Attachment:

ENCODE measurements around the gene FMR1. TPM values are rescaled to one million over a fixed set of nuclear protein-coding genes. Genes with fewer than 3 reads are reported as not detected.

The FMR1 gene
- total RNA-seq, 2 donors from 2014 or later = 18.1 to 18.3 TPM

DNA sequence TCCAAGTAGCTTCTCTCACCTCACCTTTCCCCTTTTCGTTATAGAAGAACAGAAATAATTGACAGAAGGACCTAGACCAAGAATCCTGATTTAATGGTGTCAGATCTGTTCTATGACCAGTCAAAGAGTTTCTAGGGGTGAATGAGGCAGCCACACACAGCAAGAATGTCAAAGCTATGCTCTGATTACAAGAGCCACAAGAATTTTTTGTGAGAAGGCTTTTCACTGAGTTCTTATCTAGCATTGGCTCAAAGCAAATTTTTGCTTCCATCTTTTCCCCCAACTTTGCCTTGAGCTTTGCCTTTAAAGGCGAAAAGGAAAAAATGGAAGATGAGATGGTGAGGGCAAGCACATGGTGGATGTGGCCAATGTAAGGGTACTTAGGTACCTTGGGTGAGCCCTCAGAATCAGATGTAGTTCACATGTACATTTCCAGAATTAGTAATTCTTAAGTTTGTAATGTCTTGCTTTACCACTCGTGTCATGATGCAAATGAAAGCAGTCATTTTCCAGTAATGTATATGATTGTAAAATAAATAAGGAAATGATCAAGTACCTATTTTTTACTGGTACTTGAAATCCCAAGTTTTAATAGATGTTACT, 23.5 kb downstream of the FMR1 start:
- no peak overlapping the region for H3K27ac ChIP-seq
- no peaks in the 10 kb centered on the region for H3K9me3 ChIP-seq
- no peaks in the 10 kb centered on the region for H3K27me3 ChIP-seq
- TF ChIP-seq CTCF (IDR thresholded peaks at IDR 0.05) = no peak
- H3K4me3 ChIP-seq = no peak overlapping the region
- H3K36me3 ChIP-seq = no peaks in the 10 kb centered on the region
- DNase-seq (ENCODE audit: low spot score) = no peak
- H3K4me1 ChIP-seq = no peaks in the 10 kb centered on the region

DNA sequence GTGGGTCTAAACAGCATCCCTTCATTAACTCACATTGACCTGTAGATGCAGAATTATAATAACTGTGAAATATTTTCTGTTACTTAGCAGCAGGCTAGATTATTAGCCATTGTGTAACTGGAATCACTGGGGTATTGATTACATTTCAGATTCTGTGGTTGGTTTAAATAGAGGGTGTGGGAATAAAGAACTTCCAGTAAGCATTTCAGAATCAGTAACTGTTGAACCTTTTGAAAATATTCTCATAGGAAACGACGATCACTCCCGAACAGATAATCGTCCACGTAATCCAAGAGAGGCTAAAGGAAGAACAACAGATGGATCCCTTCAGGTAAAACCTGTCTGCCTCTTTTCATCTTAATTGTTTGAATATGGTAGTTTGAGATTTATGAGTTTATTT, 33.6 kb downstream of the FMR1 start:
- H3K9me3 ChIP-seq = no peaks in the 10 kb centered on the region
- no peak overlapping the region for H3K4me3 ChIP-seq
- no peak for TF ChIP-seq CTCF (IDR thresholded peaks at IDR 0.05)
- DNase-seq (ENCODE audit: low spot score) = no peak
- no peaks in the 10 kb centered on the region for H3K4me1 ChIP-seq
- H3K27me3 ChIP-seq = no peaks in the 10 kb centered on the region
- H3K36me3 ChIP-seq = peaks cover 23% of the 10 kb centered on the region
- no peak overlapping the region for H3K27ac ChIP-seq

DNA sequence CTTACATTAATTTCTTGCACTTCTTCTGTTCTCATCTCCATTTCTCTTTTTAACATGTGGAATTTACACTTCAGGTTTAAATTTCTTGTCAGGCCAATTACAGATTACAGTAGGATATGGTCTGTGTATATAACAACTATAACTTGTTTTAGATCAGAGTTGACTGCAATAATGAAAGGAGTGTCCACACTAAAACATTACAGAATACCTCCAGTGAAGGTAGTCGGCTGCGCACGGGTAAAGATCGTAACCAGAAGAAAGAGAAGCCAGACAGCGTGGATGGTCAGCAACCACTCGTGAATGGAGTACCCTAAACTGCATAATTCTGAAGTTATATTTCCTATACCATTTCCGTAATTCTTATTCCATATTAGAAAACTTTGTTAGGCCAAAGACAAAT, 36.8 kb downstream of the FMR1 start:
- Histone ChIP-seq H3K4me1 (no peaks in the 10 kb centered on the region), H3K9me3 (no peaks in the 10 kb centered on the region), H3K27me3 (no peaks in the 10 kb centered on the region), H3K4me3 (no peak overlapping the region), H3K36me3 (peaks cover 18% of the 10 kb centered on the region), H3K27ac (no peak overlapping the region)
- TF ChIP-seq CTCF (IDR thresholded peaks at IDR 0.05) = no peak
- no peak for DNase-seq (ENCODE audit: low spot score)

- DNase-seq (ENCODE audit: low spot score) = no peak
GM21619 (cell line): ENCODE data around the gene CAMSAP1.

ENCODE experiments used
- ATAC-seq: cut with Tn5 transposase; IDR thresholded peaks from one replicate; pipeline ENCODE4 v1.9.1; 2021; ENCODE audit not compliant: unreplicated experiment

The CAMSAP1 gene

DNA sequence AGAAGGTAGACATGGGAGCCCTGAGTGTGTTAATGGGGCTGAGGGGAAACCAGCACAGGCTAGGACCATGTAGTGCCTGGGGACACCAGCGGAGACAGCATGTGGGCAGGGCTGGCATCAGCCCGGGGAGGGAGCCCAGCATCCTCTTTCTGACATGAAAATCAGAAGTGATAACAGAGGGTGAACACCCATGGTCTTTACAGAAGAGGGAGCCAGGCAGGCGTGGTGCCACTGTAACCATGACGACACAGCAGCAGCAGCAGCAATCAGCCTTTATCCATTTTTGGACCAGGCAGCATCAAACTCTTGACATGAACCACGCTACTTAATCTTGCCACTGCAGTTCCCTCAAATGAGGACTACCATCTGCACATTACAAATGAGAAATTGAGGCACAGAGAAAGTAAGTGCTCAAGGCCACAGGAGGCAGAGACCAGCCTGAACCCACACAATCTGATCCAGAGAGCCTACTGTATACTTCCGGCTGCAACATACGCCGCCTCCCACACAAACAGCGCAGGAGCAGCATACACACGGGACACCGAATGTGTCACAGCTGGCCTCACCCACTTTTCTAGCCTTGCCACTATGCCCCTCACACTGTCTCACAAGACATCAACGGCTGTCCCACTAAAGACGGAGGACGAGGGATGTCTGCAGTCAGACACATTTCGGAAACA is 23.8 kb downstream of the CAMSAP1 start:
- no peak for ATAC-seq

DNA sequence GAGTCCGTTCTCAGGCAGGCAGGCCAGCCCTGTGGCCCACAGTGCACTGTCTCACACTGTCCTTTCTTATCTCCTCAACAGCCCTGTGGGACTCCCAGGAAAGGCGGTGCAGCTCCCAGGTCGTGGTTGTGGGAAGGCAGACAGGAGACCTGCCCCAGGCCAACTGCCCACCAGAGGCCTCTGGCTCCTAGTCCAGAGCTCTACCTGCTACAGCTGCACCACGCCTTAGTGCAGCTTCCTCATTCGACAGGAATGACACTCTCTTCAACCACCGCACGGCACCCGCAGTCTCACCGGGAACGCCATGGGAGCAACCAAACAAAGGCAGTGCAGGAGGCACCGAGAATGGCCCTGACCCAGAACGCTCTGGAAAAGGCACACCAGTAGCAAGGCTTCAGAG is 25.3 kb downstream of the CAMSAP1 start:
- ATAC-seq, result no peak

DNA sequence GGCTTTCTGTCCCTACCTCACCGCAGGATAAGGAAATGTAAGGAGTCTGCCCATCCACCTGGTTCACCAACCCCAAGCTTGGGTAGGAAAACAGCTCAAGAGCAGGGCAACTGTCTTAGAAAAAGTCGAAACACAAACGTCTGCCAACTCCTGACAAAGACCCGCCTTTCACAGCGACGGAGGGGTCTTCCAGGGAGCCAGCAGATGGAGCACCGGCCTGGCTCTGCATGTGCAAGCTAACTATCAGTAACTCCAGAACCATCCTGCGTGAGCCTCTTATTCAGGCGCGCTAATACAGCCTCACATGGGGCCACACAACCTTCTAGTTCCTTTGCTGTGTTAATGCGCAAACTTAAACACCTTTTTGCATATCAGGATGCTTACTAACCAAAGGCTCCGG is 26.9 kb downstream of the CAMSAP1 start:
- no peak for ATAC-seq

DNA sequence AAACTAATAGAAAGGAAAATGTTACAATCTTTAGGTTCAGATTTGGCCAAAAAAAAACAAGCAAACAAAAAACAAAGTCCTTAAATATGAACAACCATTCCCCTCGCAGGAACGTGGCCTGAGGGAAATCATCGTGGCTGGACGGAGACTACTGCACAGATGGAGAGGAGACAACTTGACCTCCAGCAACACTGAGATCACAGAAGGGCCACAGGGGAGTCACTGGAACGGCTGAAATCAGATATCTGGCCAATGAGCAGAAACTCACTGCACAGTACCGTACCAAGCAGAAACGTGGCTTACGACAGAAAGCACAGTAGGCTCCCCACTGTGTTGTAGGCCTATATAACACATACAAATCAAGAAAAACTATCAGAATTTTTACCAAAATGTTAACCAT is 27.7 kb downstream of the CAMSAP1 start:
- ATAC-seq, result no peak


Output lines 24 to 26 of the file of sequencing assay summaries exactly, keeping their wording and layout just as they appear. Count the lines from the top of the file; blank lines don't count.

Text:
- TF ChIP-seq CTCF (IDR thresholded peaks at IDR 0.05) = no peak
- no peak for DNase-seq (ENCODE audit: low spot score)

- DNase-seq (ENCODE audit: low spot score) = no peak